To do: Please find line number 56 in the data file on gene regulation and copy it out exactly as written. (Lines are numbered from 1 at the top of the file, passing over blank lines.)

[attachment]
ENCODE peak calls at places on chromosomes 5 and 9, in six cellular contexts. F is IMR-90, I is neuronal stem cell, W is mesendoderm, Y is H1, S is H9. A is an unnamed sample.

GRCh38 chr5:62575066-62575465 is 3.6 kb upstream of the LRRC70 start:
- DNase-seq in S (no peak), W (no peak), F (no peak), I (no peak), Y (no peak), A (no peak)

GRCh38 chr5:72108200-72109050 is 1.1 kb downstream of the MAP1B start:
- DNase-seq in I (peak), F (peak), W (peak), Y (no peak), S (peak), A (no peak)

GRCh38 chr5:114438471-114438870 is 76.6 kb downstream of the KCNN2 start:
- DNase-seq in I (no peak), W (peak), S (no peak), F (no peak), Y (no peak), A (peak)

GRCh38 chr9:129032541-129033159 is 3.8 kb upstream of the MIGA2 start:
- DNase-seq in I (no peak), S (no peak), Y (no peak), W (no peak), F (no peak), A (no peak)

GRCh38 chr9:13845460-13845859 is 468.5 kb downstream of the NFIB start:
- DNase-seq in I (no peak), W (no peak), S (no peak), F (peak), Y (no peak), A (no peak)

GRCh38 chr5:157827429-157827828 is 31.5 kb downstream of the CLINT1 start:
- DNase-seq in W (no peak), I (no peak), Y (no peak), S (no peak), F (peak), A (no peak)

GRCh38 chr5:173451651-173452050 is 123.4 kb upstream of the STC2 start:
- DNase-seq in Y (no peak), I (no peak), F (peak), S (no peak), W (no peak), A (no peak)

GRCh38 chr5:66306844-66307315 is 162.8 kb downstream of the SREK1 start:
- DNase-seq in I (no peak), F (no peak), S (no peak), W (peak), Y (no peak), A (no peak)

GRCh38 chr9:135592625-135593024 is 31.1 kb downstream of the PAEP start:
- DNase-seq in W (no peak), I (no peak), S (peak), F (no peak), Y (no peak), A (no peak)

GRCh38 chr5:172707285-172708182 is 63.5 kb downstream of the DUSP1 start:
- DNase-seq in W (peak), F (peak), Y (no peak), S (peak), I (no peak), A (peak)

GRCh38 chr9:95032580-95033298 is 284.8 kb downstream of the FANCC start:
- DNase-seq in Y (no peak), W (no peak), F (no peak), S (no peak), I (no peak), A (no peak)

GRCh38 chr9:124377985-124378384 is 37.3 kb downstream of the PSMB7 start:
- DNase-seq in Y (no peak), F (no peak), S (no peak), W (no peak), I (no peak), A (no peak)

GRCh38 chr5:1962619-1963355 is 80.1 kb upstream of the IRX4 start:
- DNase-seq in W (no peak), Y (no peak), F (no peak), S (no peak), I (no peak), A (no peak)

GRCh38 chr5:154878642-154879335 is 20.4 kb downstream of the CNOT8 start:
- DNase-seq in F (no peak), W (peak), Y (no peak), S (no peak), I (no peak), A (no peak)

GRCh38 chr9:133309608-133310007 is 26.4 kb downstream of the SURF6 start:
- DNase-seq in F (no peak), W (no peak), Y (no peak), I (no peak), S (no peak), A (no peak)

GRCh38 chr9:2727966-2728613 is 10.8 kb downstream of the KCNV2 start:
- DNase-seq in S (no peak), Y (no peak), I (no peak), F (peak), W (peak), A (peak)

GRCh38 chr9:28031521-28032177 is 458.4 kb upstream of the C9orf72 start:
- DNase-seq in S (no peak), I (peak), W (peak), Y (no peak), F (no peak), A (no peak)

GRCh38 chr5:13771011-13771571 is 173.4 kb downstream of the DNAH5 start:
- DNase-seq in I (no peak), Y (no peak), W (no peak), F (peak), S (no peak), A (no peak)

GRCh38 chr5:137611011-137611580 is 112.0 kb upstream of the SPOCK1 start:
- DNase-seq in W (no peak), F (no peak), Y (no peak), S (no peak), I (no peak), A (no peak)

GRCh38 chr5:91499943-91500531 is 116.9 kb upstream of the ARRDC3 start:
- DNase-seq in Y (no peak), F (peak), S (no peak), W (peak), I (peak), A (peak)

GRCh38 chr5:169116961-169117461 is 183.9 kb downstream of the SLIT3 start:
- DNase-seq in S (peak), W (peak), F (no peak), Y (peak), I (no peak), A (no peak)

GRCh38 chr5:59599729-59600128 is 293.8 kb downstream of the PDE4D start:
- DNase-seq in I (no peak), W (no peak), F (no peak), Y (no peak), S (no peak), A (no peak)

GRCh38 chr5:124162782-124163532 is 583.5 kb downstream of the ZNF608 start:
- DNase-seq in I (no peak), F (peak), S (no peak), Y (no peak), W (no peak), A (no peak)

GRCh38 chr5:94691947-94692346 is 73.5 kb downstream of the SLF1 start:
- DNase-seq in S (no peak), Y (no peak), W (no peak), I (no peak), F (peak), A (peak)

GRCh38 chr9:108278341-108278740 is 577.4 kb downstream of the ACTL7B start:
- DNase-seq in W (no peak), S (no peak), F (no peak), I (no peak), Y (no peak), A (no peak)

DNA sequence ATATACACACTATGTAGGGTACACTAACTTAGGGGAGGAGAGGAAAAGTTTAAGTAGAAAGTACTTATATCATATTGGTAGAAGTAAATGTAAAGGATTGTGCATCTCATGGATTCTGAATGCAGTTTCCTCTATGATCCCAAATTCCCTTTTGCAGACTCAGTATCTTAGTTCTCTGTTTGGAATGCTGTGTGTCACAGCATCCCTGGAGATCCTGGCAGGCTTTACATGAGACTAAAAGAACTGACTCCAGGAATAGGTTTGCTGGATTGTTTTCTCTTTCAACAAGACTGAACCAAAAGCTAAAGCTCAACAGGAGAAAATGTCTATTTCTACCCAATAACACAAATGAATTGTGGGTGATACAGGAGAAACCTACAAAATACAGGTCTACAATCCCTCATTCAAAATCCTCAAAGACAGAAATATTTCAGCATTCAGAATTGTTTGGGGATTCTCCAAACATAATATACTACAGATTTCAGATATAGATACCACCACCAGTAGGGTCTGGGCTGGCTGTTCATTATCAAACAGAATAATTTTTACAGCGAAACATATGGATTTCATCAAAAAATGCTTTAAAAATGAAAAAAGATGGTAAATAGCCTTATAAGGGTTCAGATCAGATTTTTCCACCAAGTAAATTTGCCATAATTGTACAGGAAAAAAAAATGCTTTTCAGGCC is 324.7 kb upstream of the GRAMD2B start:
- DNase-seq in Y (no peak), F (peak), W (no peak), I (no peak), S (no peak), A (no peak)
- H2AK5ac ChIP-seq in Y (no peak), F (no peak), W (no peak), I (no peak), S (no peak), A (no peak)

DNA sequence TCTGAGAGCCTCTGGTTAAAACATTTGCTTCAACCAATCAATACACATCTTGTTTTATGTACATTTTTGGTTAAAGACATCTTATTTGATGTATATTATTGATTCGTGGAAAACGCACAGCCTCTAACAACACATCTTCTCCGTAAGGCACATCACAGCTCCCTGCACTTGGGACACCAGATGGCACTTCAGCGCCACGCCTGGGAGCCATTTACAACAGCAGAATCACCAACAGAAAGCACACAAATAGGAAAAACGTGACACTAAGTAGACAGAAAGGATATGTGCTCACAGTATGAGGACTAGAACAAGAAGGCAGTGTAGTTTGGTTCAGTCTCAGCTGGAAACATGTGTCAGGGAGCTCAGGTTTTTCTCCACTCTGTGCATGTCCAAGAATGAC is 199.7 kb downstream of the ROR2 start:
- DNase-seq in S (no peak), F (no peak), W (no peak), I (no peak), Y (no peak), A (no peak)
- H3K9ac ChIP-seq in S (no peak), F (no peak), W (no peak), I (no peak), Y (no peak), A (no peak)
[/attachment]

- DNase-seq in S (no peak), F (no peak), W (no peak), I (no peak), Y (no peak), A (no peak)